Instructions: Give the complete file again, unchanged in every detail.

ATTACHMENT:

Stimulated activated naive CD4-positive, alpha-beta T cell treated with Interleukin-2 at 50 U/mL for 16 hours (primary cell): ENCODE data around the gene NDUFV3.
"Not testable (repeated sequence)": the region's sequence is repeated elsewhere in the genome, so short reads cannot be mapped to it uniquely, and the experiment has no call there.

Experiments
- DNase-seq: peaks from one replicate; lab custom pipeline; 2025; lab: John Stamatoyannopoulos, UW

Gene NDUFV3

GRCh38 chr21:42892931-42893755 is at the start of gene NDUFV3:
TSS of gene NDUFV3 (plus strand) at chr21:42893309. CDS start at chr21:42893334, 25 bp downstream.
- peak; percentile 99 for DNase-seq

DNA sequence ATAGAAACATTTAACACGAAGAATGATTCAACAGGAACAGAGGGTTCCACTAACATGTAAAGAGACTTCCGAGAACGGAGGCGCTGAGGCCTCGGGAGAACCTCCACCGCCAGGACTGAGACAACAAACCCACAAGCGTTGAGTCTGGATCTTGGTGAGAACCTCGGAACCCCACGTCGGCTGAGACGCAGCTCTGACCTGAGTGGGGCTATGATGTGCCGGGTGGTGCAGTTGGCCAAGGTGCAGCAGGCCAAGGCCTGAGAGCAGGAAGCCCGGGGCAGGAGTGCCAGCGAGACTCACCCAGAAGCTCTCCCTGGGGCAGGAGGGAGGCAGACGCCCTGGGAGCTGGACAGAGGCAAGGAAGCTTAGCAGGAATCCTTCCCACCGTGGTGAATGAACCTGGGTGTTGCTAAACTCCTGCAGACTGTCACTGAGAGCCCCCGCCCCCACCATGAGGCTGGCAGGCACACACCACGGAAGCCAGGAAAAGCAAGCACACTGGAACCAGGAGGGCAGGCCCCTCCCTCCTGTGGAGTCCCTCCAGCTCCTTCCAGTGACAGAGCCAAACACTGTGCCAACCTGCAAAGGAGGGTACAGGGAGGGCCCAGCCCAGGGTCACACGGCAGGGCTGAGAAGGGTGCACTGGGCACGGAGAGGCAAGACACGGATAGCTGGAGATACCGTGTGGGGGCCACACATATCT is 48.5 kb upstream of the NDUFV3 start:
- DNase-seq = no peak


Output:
Stimulated activated naive CD4-positive, alpha-beta T cell treated with Interleukin-2 at 50 U/mL for 16 hours (primary cell): ENCODE data around the gene NDUFV3.
"Not testable (repeated sequence)": the region's sequence is repeated elsewhere in the genome, so short reads cannot be mapped to it uniquely, and the experiment has no call there.

Experiments
- DNase-seq: peaks from one replicate; lab custom pipeline; 2025; lab: John Stamatoyannopoulos, UW

Gene NDUFV3

GRCh38 chr21:42892931-42893755 is at the start of gene NDUFV3:
TSS of gene NDUFV3 (plus strand) at chr21:42893309. CDS start at chr21:42893334, 25 bp downstream.
- peak; percentile 99 for DNase-seq

DNA sequence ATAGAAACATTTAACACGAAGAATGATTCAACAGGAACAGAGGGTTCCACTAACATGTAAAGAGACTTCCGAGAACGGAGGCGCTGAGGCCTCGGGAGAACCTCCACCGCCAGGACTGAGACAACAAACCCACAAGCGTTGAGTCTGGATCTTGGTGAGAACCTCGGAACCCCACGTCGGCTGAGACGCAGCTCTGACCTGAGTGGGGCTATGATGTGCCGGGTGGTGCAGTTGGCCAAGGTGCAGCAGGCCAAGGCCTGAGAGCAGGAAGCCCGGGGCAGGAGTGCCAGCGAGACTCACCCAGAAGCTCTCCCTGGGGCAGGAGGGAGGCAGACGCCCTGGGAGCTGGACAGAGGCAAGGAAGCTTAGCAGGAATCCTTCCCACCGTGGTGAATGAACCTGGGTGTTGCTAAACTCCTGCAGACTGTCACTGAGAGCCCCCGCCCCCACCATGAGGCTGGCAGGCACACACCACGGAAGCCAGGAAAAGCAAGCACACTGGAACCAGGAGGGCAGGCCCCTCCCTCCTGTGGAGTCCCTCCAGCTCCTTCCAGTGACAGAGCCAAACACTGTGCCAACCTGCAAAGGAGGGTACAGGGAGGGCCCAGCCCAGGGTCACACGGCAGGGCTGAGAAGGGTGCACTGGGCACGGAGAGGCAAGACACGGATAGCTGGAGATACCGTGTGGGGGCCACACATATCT is 48.5 kb upstream of the NDUFV3 start:
- DNase-seq = no peak